hile strolling through the sunny woods one day, you spy a man slithering through the undergrowth, heavily camouflaged and gripping a bow and arrow.
“What are you hunting?” you ask.
“Dragons!” hisses the man proudly.
You frown. “Dragons? But dragons don’t exist!”
The man nods emphatically. “I completely agree with you! There ain’t no such thing as dragons. And I’m a-gonna shoot me one!” He raises his bow and arrow, narrows his eyes and glares through the trees, hungry to target the non-existent.
At this point, you would surely take a series of slow and steady steps backwards, aiming to put some safer distance between you and a deranged man wielding a bow and arrow.
This is one of the many, many challenges of atheism.
“Atheism” is a terrible word on many levels.
The Oxford English Dictionary, Second Edition, defines atheism as:
“Disbelief in, or denial of, the existence of a god.”
To any modern, rational thinker, this is an entirely unsatisfactory definition – which is exactly what you expect from a word originally defined by theists.
First of all, the OED definition implies that there is something personal in the rational rejection of a god. “Denial” is a word associated with defensive rejections of reality, such as Holocaust denier, climate change denier – or the generic avoidance of unpalatable emotional truths: “He’s in denial about her drinking.”
Compare the above definition to this one:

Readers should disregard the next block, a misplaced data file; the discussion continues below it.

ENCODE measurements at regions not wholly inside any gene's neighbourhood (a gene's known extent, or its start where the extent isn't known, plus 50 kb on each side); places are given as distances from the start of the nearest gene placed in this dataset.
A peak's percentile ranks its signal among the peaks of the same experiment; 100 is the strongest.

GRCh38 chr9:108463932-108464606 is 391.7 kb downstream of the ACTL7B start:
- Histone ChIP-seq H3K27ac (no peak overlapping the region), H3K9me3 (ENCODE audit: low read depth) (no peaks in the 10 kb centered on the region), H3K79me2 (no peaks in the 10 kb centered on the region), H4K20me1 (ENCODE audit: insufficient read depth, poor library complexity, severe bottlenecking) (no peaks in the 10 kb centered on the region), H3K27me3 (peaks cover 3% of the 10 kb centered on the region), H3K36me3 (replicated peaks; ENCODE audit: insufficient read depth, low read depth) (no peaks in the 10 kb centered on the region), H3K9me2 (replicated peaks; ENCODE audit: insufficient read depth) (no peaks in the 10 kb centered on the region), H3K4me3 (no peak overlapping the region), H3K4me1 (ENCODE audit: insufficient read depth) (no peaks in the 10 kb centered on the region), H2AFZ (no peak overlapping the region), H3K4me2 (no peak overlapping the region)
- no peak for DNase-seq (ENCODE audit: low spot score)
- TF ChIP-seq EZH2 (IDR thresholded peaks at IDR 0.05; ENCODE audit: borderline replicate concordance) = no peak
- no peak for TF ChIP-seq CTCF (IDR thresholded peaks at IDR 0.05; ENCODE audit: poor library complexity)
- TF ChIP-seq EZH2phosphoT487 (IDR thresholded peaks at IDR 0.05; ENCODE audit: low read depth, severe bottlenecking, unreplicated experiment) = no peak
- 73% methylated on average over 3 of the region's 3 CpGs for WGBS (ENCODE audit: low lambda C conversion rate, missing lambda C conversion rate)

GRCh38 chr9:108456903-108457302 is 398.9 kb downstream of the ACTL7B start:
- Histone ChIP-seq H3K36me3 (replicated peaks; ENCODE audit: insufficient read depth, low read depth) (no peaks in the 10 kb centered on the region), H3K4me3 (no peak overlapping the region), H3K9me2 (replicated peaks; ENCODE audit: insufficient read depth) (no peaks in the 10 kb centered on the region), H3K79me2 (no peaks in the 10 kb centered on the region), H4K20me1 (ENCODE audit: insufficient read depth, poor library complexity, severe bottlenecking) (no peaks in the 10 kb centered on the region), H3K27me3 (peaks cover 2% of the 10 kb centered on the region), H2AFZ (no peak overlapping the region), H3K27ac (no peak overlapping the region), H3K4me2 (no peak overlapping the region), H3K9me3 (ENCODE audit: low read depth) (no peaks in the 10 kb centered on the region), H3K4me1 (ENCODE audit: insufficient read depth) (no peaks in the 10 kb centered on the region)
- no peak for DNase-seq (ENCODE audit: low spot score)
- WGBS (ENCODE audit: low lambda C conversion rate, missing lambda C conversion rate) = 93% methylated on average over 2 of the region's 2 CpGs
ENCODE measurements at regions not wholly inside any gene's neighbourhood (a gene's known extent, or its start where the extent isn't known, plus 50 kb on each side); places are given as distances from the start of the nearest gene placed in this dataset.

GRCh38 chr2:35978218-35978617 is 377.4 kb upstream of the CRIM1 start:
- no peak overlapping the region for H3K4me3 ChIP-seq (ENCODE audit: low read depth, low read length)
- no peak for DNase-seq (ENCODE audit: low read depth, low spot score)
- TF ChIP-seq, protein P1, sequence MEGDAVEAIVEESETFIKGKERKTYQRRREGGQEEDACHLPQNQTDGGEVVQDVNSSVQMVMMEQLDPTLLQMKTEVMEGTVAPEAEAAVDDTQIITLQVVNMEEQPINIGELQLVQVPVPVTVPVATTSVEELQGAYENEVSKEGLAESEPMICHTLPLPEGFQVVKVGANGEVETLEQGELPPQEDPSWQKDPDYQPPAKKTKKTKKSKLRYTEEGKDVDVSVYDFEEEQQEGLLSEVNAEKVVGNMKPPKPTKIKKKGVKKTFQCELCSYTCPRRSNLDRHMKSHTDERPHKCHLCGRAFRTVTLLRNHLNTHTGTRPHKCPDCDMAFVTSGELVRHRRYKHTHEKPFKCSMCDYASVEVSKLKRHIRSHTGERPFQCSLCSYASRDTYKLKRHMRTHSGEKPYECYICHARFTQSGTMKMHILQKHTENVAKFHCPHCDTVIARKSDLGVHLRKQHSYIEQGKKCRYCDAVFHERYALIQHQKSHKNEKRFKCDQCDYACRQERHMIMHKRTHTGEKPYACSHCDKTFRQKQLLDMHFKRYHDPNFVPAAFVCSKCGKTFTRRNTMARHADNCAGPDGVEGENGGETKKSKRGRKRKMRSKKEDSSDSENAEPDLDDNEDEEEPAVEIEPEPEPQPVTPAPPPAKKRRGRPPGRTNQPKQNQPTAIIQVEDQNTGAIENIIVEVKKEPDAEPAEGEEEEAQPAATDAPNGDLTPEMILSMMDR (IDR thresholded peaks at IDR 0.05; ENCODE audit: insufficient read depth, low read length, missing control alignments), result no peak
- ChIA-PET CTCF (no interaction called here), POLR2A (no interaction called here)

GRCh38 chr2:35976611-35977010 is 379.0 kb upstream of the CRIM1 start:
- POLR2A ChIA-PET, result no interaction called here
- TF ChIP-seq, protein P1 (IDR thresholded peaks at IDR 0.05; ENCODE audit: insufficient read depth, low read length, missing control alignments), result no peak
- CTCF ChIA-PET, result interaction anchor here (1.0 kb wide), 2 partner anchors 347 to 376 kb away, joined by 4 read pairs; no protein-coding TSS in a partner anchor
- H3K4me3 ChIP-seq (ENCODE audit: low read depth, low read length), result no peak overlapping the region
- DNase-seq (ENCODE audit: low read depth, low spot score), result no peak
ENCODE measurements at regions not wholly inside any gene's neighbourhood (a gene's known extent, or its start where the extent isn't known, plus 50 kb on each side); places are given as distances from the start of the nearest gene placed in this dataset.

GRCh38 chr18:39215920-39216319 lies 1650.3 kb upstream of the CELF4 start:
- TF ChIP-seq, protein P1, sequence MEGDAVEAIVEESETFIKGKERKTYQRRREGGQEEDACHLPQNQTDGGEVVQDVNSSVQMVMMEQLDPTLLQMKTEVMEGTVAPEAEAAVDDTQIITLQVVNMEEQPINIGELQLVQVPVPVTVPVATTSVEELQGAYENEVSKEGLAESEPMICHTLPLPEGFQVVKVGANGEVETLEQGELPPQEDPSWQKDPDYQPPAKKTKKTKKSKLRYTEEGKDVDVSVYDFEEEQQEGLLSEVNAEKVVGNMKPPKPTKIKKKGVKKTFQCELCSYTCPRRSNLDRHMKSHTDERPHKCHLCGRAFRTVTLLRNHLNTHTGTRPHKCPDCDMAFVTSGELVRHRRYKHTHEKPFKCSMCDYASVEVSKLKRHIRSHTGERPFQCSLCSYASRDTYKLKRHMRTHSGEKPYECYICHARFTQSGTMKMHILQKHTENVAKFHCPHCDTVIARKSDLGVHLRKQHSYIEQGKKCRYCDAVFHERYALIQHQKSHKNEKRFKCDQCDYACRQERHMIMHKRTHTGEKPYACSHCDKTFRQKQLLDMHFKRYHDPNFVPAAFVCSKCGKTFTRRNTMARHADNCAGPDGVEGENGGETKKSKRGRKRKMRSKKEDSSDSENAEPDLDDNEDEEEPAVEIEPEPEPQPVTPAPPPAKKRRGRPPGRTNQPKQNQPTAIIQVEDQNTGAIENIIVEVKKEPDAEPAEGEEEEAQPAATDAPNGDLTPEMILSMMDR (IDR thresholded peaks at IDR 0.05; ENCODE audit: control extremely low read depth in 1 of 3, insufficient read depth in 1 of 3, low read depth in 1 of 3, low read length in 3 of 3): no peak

“Atheism: The acceptance of the non-existence of imaginary entities such as Santa Claus, the Easter Bunny and Bronze Age sky ghosts.”
The difference should be clear.
Also, why is the phrase “a god” used? If I say that supernatural beings such as leprechauns do not exist, why would anyone imagine that I only disbelieved in a single leprechaun named “Bob”?
Rational thinkers have nothing against any particular deity – any more than a mathematician dislikes in particular the proposition that two and two make five. If such a mathematician existed, and loudly proclaimed his opposition to that particular equation, and founded a society called “against two and two making five,” he would be considered beyond eccentric, and it would be generally understood that he had utterly failed to grasp the most basic principles of mathematics...
Against the Gods?
A critical examination of agnosticism, atheism and religion.
Publication date: 22/11/2010
An examination of agnosticism by Stefan Molyneux, MA
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